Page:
Mutation and Repair
At the end of this
lecture, student will be able to
• Explain mutation and repair mechanisms
Mutation and Repair
Mechanisms for maintaining genetic stability associated with
DNA replication in E. Coli
Cumulative error frequency
Base pairing ~10-1 – 10-2
DNA polymerase actions (including base selection, 3′->5′
proofreading) ~10-5 –
Accessory proteins (e.g. SSBP) ~10-7
Post-replication mismatch correction ~10-10
Occurs during DNA synthesis (i.e. replication, repair, or recombination)
(b) Tautomeric shifts
• Nucleotides spontaneously undergo a transient
rearrangement of bonding, e.g. a shift from NH2 (amino form) to NH (imino form)
or C=O (keto) to C- OH (enol).
• Therefore, if any base in a template strand exists in its
rare tautomeric form during DNA replication, misincorporation in the daughter
strand can result.
Base Pairing of Imino
• Three of the four bases normally present in DNA (cytosine,
adenine, and guanine) contain amino group (NH2).
• The loss of the amino group (deamination) can occur
spontaneously and result in the conversion of the affected bases to uracil,
hypoxanthine, and xanthine, respectively.
(d) Loss of bases
• Depurination & depyrimidination: The loss of purines
or pyrimidines from DNA usually occurs at acidic pH;
• This will results in breaking the 3’ phosphodiester bond
called b- elimination.
(a) Physical agents
that damage DNA:
– Ionizing radiation: OH, O2, H2O2, damage base and sugar
– UV radiation: Cyclobutane pyrimidine dimers, Thymidine
dimers (T-T) dimer
(b) Chemical agents
that damage DNA:
• Alkylating agents:
Alkylating agents are electrophilic compounds with affinity for nucleophilic
centers in organic macromolecules.
• These include a wide variety of chemicals, many of which
are proven or suspected carcinogens (such as nitrous acid, hydroxylamine, and
ethylmethane sulfonate, EMS), Adding alkyl group to hydrogen-bonding oxygen of
G or T, resulting in G-T mispairing
G-C —> G*T —>A-T
T-A —>T*-G —> CG
• A base analogue is a substance other than a standard
nucleic acid base that can be incorporated into a DNA molecule by the normal
process of polymerization.
• Such a substance must be able to pair with the base on the
complementary strand being copies, or the 3′->5′ editing function will
• For example, 5-bromouracil is an analogue of thymine and
might cause an A-T to G-C transition mutation.
• Substances whose dimensions are roughly the same as those
of a purine-pyrimidine pair
• In aqueous solutions, these substances form stacked arrays
• Able to stack with a base-pair by insertion between two
base-pairs. This may result in frameshift mutation.
intercalating agent induced mutagenesis
Type of Mutations
I. Point mutation:
A. Base substitution
Change in DNA
purine replaced by a different purine; or one pyrimidine replaced by a diferent
A à G T à C
purine replaced by a pyrimidine or vice versa
A à T C à G
Change in protein
1. Silent mutation:
altered codon codes for the same a.a.
2. Neutral mutation:
altered codon codes for functional similar a.a.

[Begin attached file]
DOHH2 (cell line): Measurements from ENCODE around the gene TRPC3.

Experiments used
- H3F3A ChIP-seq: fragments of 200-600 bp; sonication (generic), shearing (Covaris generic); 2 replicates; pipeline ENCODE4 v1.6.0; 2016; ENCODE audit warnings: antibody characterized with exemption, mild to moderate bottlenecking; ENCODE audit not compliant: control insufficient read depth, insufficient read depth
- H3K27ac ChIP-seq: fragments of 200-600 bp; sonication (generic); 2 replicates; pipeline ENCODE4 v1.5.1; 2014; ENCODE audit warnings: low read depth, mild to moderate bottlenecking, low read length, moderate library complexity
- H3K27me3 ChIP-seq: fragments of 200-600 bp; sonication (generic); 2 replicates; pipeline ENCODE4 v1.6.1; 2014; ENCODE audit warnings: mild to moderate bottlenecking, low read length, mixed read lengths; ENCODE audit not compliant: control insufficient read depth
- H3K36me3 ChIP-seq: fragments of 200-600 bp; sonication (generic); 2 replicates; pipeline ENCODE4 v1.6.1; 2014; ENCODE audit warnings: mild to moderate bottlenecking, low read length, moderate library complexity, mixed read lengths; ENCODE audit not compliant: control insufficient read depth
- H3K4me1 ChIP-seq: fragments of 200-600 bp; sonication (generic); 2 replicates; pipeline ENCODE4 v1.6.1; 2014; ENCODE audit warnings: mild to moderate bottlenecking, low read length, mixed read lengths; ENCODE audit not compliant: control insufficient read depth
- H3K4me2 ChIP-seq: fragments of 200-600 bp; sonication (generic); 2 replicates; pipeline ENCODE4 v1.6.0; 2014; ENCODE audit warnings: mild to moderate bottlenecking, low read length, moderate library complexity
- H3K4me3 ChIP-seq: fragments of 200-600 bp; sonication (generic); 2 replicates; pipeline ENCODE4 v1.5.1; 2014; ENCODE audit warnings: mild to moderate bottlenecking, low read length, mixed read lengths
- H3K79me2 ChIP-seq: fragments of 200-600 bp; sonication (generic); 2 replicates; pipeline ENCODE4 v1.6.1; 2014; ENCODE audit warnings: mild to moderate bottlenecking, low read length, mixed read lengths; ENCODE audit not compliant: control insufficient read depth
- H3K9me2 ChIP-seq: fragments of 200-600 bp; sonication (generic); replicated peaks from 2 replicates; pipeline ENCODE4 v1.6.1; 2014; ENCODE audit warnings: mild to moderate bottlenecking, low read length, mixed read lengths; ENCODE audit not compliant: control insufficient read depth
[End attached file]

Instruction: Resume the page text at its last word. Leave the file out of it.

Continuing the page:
GAG (Glu) —>GAA (Glu)
3. Missense mutation:
altered codon codes for different dissimilar a.a.
4. Nonsense mutation:
altered codon becsomes a stop codon
GAG —> AAG (Lys)
GAG —> UAG (stop)
mutation: addition or deletion of one base-pair result in a shift of
reading frame and alter amino acid sequence
Chemicals that are metabolized to electrophilic reagents:
• A mutagen is a physical or chemical agent that causes
mutations to occurs.
• Mutagenesis is the process of producing a mutation.
• Mutant refers to an organism or a gene that is different
from the normal or wild type.
and the Ames test:
Mutants may have second mutation and become wild type again.
Reversion was used as a means of detecting mutagens and
carcinogens- the Ames test
(1) Repair by direct
reversal: The simplest mechanism. e.g. UV induced T-T dimer is recognized
by photolyase and is
cleaved into intact
thymine (light dependent). This is called photoactivation
(2) Excision Repair:
The most ubiquitous repair mechanism, which can deal with a large variety of
structural defects in DNA.
repair (Postreplicational repair): Occurs before excision repair has
happened or when excision repair cannot fix the problem
(4) The SOS response:
The SOS response system is only active in response to some signal such as a
blocked of replication fork. In E. Coli, recA and lexA govern the expression of
a number of other genes involved in DNA repair. This is an error-prone DNA
repair mechanism and result in higher than normal mutagenesis.
1. DNA damage
2. RecA converted to RecA*
3. RecA* facilitated LexA self-cleavage
4. Increased synthesis of SOS proteins
5. Error prone repair induced
6. DNA damage repaired
7. RecA* returned to RecA
8. LexA no longer self-cleaved
9. LexA repressed SOS genes
10. LexA repress lexA gene expression
• Mutation can be of endogenous or exogenous origin
• Mismatches: Occurs during DNA synthesis
• Intercalating agents are those substances whose dimensions
are roughly the same as those of a purine-pyrimidine pair
• Addition or deletion of one base-pair result in a shift of
reading frame and alter amino acid sequence known as frameshift mutation